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Discount rate remains stumbling block for Dutch pensions package

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NETHERLANDS - The Dutch pensions sector has broadly welcomed the so-called 'September package' from the outgoing Cabinet as part of a review of the pensions system, but several stakeholders have expressed dissatisfaction with the proposed new discount rate for liabilities.

The Pensions Federation, for example, questioned replacing the three-month average of the "volatile" forward curve with the 'ultimate forward rate' (UFR), saying the UFR was still not a credible valuation of liabilities.

It also called for further talks on determining the best indicator of pension funds' financial health.

The federation acknowledged that rights cuts were inevitable given the current financial situation, but it said it was positive underfunded schemes would now have the ability to limit cuts to 7% a year.

Following the measures, unveiled earlier this week, require cuts at Dutch schemes decreased from 4.9% to 0.8% of combined pension liabilities, according to the regulator (DNB).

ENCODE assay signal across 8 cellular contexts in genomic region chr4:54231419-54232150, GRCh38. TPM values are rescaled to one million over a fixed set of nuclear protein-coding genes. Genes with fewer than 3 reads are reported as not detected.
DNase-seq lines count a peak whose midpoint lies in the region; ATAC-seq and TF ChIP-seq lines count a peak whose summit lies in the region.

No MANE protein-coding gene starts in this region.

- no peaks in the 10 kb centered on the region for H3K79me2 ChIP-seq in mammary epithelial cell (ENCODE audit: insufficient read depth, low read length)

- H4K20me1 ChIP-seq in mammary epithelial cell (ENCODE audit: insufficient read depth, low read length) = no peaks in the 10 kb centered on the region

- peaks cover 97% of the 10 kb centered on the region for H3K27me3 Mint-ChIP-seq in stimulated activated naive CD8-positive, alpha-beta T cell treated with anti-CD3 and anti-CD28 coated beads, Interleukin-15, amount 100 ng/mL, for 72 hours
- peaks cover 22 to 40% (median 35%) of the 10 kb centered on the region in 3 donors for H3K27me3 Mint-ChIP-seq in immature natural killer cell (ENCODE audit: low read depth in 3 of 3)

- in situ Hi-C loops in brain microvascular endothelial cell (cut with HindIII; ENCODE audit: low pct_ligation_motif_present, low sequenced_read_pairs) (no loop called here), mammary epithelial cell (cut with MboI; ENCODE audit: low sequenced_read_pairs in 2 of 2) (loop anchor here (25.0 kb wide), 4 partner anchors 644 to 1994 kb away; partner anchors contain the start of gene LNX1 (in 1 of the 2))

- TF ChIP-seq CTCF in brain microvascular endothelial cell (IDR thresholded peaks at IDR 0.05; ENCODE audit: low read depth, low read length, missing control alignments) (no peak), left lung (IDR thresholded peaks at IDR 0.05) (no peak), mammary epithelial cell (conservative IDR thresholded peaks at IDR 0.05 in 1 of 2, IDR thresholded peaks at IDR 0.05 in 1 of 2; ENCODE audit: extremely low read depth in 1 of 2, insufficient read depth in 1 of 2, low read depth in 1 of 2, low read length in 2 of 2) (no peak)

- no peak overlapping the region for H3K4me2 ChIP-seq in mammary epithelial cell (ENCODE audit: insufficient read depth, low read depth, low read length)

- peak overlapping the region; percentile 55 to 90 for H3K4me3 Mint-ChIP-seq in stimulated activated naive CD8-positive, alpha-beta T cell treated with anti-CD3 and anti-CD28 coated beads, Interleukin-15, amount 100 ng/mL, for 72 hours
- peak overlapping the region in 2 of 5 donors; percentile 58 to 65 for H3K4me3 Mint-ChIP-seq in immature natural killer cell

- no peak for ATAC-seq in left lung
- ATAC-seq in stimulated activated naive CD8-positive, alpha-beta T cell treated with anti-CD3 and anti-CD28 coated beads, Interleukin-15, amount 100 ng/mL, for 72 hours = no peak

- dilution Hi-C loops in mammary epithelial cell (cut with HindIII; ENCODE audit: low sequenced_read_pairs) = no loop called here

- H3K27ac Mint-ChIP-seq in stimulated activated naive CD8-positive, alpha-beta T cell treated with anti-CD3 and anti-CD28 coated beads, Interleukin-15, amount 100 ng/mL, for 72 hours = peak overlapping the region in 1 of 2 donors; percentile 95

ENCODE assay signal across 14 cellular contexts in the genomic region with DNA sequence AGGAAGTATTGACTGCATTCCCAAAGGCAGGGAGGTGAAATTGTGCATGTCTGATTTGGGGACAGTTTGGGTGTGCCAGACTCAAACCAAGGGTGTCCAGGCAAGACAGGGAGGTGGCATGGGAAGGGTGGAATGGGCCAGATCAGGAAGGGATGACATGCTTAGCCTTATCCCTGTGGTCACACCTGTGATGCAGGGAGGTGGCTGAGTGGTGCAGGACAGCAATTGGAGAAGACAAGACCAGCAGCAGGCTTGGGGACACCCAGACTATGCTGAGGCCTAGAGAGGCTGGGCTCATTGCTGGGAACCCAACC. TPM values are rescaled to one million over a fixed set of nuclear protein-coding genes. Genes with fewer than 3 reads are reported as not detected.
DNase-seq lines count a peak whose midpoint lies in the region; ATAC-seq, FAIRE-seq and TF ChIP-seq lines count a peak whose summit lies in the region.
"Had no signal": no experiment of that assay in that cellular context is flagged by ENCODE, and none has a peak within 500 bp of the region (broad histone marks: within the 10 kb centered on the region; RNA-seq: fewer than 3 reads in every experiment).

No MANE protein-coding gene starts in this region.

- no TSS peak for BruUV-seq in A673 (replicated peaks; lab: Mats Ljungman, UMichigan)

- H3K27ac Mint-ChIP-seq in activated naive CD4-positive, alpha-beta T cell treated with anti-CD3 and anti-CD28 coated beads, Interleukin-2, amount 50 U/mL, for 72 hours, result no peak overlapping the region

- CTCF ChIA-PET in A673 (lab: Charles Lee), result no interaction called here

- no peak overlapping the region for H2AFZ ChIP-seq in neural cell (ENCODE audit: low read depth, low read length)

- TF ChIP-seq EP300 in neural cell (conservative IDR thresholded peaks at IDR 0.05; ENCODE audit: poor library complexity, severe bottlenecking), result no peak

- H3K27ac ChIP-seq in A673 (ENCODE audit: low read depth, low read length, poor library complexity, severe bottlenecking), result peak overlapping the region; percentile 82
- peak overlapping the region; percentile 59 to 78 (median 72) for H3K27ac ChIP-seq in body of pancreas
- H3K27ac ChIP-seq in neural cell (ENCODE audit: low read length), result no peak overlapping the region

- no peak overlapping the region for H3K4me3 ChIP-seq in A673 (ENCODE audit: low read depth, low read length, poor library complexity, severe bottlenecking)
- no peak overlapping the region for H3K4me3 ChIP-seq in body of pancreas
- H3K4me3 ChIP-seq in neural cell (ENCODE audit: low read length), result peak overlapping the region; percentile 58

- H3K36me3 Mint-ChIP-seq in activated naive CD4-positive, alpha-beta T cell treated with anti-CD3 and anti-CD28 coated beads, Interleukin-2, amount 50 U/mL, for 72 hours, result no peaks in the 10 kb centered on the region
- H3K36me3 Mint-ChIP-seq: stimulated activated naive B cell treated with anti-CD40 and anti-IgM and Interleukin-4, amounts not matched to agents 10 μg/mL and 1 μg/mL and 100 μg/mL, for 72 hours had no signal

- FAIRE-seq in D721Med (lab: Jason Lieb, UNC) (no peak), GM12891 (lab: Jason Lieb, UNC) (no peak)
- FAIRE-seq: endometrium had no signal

The DNB also said the number of pension funds that had to make cuts had dropped from 154 to 97.

The Pensions Federation welcomed the announced easing of the DNB's directive that pension premiums at underfunded schemes must contribute to recovery.

However, it stressed that it "fundamentally disagreed" with the directive for putting the financial burden disproportionally on active and younger participants.

Meanwhile, the €261bn civil service scheme ABP said it was disappointed by the Cabinet's proposals, arguing that they would lift its coverage ratio by just 2 percentage points to 94%.

According to spokeswoman Jos van Dijk, ABP is anticipating cuts of at least 4% in 2014, in addition to the previously announced discount of 0.5% in 2013.

But the €119bn healthcare scheme PFZW said it was satisfied with the September package, describing the measures as "balanced for the long term".

It added: "If the interest rates remain stable or even rise, we might be able to limit cuts to a minimum, or even avoid a discount at all."

In the opinion of Theo Kocken, director of Cardano Risk Management, the chosen UFR is effective because it takes all market rates between 20 and 60 years - with a decreasing weighting - into account.

"Because the weighting of the UFR is gradually increased, it prevents strong market distortion, as well as unnecessary yearly costs," he said.

According to the KNVG, the new lobbying organisation for pensioners associations, the proposed discount rate is both "insufficient and inefficient" and will still lead to considerable rights cuts.

It reiterated its call for an independent experts committee to look into a "comprehensive and sustainable" discount rate.

The Netherlands Bureau for Economic Policy Analysis (CPB) concluded that the combined proposals would lead to a 2% advantage for older participants, equating with increased pension promises of approximately €3,000, or a net monthly benefit of €10.

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